It was the first time I saw such vivid and graphic imagery of the horrors of the Third Reich. It definitely stuck with me. And yet, I feel it far more horribly today than I did then. For one thing, I can look back and realize that when I was watching that film, I was watching something that happened only 35 years earlier. Well, now I can remember things—lots of things—that happened 35 years ago. It’s not such a long time, you know?

For another, I think parenthood brings devastating perspective to it. Imagining these atrocities visited upon ourselves is nothing compared to imagining them happening to our children.

ilsungWe say “never again” because it’s what we say. But, as Jonah Goldberg wrote in a 2009 piece that I credit with sparking my sustained interest in North Korea, we must not mean it.

I don’t know that enough folks walking around grasp the true nature of North Korea. It makes headlines for its nuclear weapons program, but it should, much more, for its shameful and severe human rights abuses. It’s not a place where really bad things happen to a few people. It’s a place where really bad things happen to nearly everyone, and unspeakably horrible things happen to a lot of those.

The world has never seen a cult of personality to rival that around Kim Jong-un, Kim Jong-il before him, and Kim Il-sung before him. Question their supreme leadership—either outright, or by doing something foolish like owning a radio that receives other than state-approved frequencies—and you could find yourself in one of the dozens of prison or reeducation camps filling the valleys of the mountainous terrain. Your kids and their kids will probably go, too.

North Korea officially denies the existence of these camps, either outright or by claiming gross misrepresentation of their purposes. (This denial continues despite satelliterepatriate photography and ample testimony of people who actually made it out.) Several hundred thousand people are held. Some die every day. More arrive every day. Starvation, torture, infanticide, rape, public execution—all commonplace.

About a year ago I read The Aquariums of Pyongyang. The author, Kang Chol-hwan, beginning at age nine, spent ten years of his life in Yodok concentration camp because his family was considered politically unreliable.

“I will face execution if I reveal the secrets of Yodok.”

– written oath all released Yodok prisoners must sign

The book is primarily an account of his time in Yodok, but that time is bookended with what his life in North Korea was like before his imprisonment, as well as his eventual defection and his work today. Of course, it is a deeply disturbing narrative, but it is also skillfully told and translated. I very much enjoyed reading the book.

It’s his work today I find fascinating and inspiring, and it’s a cause I’m proud to support.

To learn about the brutality of the North Korean regime is to fully realize the futility of bringing about its end externally. It’s completely implausible except by force, and given that a war with North Korea on day one would be a war with China on day two, that’s just not going to happen.

nkscKang Chol-hwan is president of the North Korea Strategy Center (Wikipedia link, organizational link in South Korea). His organization undertakes many activities designed to bring about a free, open, and democratic North Korea. The one I find most fascinating is his systematic infiltration of North Korea with Western media, mostly on DVDs and USB thumb drives. What’s he sending? How about Friends? Desperate Housewives? From the North Korea Strategy Center site:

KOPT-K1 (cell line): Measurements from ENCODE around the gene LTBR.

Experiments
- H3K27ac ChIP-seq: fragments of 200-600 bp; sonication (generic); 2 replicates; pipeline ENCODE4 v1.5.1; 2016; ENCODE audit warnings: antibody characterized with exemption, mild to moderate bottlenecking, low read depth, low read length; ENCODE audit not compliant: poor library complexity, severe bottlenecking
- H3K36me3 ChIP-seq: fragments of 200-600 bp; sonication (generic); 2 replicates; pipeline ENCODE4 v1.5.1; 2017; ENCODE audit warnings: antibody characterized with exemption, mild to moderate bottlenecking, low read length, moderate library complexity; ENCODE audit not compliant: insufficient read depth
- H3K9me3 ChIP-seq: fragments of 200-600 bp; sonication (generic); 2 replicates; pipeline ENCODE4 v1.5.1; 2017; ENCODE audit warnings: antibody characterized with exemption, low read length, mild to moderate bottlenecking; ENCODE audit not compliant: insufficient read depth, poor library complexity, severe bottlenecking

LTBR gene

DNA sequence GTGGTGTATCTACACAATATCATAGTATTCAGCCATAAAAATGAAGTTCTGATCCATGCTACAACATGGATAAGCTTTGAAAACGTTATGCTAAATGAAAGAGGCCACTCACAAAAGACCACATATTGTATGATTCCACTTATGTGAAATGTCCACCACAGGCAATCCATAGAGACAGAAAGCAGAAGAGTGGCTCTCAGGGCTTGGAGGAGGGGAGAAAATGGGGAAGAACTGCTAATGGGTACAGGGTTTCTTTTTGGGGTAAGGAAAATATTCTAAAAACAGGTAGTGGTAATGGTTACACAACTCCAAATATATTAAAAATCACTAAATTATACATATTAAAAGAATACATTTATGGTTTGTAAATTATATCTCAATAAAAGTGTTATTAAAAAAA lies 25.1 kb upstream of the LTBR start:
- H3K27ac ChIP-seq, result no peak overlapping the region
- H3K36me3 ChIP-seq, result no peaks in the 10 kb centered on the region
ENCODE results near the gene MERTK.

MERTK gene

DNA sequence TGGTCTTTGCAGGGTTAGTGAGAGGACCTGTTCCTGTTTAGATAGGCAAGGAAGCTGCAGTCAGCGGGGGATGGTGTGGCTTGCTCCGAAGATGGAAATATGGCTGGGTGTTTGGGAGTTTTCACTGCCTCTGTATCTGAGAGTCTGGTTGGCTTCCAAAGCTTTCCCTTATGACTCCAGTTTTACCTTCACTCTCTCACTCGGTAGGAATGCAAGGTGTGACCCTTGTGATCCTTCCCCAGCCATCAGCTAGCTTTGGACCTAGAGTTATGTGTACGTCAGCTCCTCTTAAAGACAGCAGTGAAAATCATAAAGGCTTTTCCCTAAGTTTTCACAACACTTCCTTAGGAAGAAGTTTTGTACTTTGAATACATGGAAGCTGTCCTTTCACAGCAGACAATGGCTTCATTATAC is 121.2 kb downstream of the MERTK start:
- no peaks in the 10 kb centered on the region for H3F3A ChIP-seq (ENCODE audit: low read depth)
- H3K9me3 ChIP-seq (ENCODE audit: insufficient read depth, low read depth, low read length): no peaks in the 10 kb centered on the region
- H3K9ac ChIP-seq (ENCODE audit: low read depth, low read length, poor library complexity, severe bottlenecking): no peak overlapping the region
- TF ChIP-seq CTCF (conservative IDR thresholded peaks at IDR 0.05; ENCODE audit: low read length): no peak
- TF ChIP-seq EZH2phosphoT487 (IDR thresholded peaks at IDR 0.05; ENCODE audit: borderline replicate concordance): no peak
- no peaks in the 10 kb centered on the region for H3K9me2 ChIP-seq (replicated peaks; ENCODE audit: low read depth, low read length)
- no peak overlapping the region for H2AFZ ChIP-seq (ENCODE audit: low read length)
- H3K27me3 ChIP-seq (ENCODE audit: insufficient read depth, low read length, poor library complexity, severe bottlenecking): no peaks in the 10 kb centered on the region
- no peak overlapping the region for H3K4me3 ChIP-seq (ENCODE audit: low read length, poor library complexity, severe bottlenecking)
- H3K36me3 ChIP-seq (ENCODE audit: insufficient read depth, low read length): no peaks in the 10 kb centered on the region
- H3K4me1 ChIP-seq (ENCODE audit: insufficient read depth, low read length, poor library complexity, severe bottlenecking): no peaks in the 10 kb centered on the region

Kang likens the USB sticks to the red pill from The Matrix: a mind-altering treatment that has the power to shatter a world of illusions. “When North Koreans watch Desperate Housewives, they see that Americans aren’t all war-loving imperialists,” Kang says. “They’re just people having affairs or whatever. They see the leisure, the freedom. They realize that this isn’t the enemy; it’s what they want for themselves. It cancels out everything they’ve been told. And when that happens, it starts a revolution in their mind.”

“For every USB drive I send across, there are perhaps 100 North Koreans who begin to question why they live this way. Why they’ve been put in a jar.”

That’s how it’s going to happen. That’s the only way it can happen. Seems like long odds there too, but if a man of Kang Chol-hwan’s background says it’s the best hope, then there must be something to it. He may be the most qualified person on the planet to speak on the issue.

Donations are accepted by bank transfer and through Bitcoin (again, a link to South Korea). I don’t ask you, my dear BoWilliams.com readers, to support specific causes very often, but please consider this one. The North Korean regime is an atrocity in every sense of the word, and I would love to live long enough to see its destruction.

Wouldn’t you love to be able to say you helped it along?

 Posted by at 6:00 am
May 282015
 
  • I missed Texas this week because of a longtime friend’s going-away. I’ll have to make up for that.
  • We’re replacing Lea’s car this year. That means I’m in touch with a dear old friend, classmate, and colleague. That means I’m hanging out at Jerry Damson Honda shootin’ it. And I find out a fellow who gave me, in 1993, a crash course in human relations that I still use daily is still down there turning the crank. Great to see you, Buddy! God bless!
  • Related, for deep insiders: dug the Blues Brothers’ “Soul Man” on the way home one night this week. Play it, Steve!
  • Steve‘s still around. We lost Duck a few years back. RIP. It was, indeed, a band that could turn goat piss into gasoline.
  • The Indy 500 kicks off a great several weeks for the IndyCar Series. We have a double-header in Detroit this weekend, and Texas the weekend following. Back to Fontana at the end of June. I love this sport.
  • If you’re a hardcore vegetarian, you probably ought to look into what carmine is.
  • Ever wondered whether the Hells Angels have a FAQ? They do. (Spoiler: the missing apostrophe isn’t really missing.)
 Posted by at 12:01 am